A Look At What’s New: New Discoveries in Eye Science

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In this three-part series, we will explore new advances in the optical world.  In this article, we’ll touch on three new discoveries in eye science and research.  Look for our next pieces, New Tools in Eye Health and New Technology in Eye Treatment.  

 

1. Scientists now believe that unborn children have better vision than previously believed.  

A study from University of California, Berkeley, discovered that some of the ganglion cells, which develop between weeks five and eighteen, are light-sensitive.(1 

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This evidence suggests that, while babies were thought to be blind up until the sixteen-week mark, they actually detect light through their eyes much earlier on.  It also brings up new theories suggesting that this early vision-development could be intricately involved with the brain development. 


2. What do you know!?  Good food, clean air= better eye health!

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 More proof that the same unhealthy habits which are detrimental to our quality of life, are also linked to blindness and eye disease.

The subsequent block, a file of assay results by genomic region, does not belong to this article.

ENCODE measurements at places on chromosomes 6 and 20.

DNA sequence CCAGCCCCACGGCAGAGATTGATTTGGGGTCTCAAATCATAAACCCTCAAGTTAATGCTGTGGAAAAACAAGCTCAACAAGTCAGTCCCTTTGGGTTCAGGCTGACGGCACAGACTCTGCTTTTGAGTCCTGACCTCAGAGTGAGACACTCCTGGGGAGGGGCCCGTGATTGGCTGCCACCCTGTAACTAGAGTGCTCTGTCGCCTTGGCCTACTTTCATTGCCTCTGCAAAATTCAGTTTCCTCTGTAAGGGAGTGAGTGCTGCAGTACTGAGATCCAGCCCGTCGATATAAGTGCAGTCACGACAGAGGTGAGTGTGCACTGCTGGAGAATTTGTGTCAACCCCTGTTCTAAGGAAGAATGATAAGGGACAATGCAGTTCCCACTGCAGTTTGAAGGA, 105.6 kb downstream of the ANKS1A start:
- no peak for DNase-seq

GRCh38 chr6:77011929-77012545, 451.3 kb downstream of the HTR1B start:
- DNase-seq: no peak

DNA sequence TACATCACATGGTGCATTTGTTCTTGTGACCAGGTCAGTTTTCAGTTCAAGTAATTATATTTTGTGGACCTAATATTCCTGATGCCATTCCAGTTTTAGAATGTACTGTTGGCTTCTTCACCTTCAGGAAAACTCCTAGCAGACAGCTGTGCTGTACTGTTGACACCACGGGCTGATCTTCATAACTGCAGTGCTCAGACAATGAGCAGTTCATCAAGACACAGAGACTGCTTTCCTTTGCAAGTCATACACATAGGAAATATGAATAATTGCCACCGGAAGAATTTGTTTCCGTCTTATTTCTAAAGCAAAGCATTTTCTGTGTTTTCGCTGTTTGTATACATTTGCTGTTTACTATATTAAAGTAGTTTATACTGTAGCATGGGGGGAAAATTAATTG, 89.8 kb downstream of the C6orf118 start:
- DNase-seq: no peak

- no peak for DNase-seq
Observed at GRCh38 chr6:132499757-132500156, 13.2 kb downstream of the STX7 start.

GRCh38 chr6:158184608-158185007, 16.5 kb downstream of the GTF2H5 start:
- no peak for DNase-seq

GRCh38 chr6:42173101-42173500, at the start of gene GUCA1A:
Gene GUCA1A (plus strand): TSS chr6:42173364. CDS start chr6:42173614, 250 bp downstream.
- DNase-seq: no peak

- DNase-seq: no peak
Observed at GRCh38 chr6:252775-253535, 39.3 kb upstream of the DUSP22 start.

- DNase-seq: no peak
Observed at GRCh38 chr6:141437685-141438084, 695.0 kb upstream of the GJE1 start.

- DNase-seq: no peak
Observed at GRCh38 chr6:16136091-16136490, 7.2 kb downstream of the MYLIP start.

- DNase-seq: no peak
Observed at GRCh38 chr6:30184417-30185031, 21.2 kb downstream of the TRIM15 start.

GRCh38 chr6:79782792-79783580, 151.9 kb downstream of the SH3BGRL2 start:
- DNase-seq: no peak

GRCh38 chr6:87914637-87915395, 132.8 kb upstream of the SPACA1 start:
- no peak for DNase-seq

University of Bristol researchers found a direct connection between a patient’s progressive blindness and their poor diet (consisting of white bread, chips, and crisps).   (2)  While there is a known connection between malnutrition and eye problems, generally these symptoms are found in third world or war-torn countries.  This case, studied in the UK, shows that even with sufficient access to food, humans have the ability to eat themselves sick and blind.  

Meanwhile, a four-year long, UC-London study found that subjects living in pollution-dense cities had an increased risk of glaucoma, an inhibiting disease which can lead to blindness.  While conclusive research is ongoing, the findings pointed to thinner retinas among those exposed to more environmental toxins. (3)


3. One kind of eye injury on the rise; the culprit hidden in plain sight. 

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Recent data raises the cautionary flag for detergent pods, once again—this time relating to ocular injuries.  Overall, Poison Control averages over 18,000 calls a year, specifically relating to household cleaners in the eye.  

The good news is, the overall rate of these calls has gone down nearly 30%, from 2000 to 2016 (the years studied).  Unfortunately, injuries specifically related to laundry detergent pods shot up by 1,960%. (4)

While bleach is still the number one offender for household cleaner-related eye injuries, laundry pods have proved “particularly alluring to young children due to their colorful packaging and contents and unique scent,” says Dr. Gary Smith, a director at a Center for Injury Research and Policy. 


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